Collapsible Core Technology Saves Time, Maintenance and Money
Levent Uzkan, President of Flavor Shakes, needed a more efficient way to mold the caps to the jars the company produces, so he turned to collapsible core technology.
Levent Uzkan—President of Flavor Shakes (Dallas, TX)—a manufacturer of containers that also provides food packaging services—needed a more efficient way to mold the caps to the jars the company produces, so he turned to collapsible coretechnology from Romeoville, IL-based Collapsible Core, Inc.
Doing so has not only reduced cycle times and maintenance, it has also saved the company thousands of dollars. Flavor Shakes’ containers are filled with sugar sprinkles as well as spices—and shipped to places such as Disney World, grocery store chain Aldi’s and food company World Market. Uzkan outsources his molds, and runs them on his own presses—nine
injection molding machines ranging from 15 to 220 tons.
Uzkan wanted a better method to produce the caps to his containers, as the screwing/unscrewing design often extended cycle time. An unscrewing tool has a rack mechanism that cycles between six seconds for a single thread to 30 seconds for eight threads, whereas a collapsible core mold cycles similar to a stripper mold by opening and closing two to three seconds to eject the part. He began to work with Garry Zydron, president of Collapsible Core, Inc. and together they developed a prototype using collapsible core technology.
According to Zydron, collapsible cores work by expanding spring-loaded fingers with a center pin into the shape of the cap, with threads that are undercut; or a part, that has an undercut detail on the side, such as an O-ring groove, that is being molded. After the part is molded, the pin is withdrawn and the fingers collapse toward the center, allowing the part to be ejected.
“The accuracy of the cores allows our part to hold tighter tolerances, allowing the mold to have a longer life with fewer production slow downs,” Zydron elaborates. “A straight pin design allows more contact surface between the center pin and the collapsible core—improving thermal transfer.”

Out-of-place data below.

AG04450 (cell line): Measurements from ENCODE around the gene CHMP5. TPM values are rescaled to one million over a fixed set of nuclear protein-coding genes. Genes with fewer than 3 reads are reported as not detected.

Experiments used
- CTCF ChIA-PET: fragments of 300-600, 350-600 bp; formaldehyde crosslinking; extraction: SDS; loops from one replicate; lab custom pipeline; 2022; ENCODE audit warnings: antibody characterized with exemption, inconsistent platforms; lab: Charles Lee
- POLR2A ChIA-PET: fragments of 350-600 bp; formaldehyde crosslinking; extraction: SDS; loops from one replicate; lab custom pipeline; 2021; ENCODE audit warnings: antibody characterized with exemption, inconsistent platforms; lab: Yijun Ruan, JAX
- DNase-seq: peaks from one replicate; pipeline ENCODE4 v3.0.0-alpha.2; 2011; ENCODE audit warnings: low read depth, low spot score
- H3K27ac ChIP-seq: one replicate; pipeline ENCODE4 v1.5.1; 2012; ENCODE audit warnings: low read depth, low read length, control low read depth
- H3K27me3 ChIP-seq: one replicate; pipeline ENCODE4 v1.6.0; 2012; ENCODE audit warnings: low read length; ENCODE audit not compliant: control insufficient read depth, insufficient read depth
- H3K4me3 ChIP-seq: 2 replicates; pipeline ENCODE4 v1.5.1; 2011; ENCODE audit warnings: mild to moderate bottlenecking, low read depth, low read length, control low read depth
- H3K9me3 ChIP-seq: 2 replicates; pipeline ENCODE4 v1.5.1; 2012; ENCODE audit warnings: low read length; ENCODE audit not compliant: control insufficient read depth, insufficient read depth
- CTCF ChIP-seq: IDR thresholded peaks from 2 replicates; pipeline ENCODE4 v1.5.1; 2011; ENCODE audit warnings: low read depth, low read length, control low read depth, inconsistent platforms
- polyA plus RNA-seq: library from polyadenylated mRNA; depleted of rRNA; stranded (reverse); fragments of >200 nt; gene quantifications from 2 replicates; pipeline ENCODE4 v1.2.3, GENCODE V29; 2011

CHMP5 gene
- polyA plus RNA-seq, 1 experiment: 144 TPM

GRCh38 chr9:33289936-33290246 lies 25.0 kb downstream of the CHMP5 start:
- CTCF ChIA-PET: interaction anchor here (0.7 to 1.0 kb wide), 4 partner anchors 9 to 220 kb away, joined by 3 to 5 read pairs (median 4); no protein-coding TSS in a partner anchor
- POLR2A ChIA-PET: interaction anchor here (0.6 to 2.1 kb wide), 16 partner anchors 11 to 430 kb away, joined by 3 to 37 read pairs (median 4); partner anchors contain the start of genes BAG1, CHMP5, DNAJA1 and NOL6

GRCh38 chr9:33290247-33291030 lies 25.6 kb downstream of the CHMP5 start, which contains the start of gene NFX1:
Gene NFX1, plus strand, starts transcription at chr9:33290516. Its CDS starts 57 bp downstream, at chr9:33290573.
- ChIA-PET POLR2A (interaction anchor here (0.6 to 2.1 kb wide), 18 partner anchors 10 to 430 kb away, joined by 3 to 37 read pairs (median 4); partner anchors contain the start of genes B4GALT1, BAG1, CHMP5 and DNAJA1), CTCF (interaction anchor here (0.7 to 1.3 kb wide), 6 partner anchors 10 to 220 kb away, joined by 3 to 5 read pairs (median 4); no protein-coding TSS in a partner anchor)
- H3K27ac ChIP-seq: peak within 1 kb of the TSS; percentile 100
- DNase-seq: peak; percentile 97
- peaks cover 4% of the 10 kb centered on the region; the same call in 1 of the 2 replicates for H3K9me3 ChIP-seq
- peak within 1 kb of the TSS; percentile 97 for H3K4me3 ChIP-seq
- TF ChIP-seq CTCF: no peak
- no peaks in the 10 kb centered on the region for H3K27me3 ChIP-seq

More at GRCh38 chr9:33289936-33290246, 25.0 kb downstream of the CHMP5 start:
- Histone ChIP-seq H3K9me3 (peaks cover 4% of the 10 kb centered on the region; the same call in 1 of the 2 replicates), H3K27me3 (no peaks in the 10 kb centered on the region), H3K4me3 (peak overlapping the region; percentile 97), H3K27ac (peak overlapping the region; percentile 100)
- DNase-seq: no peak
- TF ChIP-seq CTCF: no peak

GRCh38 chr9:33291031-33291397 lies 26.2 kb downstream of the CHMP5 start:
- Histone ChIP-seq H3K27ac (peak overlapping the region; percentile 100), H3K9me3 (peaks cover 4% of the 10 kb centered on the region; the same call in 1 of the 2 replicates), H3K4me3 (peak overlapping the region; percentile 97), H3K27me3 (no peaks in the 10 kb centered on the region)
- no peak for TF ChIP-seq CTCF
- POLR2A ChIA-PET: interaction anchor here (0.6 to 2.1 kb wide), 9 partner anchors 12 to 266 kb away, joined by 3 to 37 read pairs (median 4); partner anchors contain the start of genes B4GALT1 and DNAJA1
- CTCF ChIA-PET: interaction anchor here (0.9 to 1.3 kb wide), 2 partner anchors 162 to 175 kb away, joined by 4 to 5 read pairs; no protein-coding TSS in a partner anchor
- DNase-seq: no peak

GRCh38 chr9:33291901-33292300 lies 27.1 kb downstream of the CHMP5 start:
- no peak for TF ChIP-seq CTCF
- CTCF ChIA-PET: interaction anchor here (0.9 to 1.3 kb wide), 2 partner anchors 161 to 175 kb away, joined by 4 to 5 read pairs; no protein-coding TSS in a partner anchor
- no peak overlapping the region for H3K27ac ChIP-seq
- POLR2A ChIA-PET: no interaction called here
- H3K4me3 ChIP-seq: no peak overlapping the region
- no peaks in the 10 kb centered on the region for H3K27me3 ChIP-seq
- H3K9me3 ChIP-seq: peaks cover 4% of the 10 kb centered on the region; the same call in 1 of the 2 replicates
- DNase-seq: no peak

Details like thin-wall parts with shut-offs, peel-away strips, interrupted threads, safety breakaway rings or O-ring grooves can now be designed on the inside of the part instead of using traditional slides or more complex mold functions, Zydron adds. “The collapsible core offers the smallest footprint available—allowing for more cavities in the same size press,” he says. “The direct benefit is that the user can increase production by producing more parts per cycle.”
Uzkan maintains that by using the collapsible cores to replace the screw-type mechanism, inside the cap, when the mold opens up, the four pieces come together and the parts fall off easily, which eliminates flash. “Plus, since the collapsible core eliminates the screwing and threading mechanism
on a mold, there is no maintenance since there is no need for any power to go to the mold,” he comments. “Cycle times are also reduced since there is no waiting for the mechanism to unscrew with the collapsible core. “By eliminating all of the gearing and motorized mechanical parts and replacing them with collapsible cores, we saved $17,000 in the cost of the tool, and the collapsible cores cost $3,000,” Uzkan concludes. “This is significant savings.”
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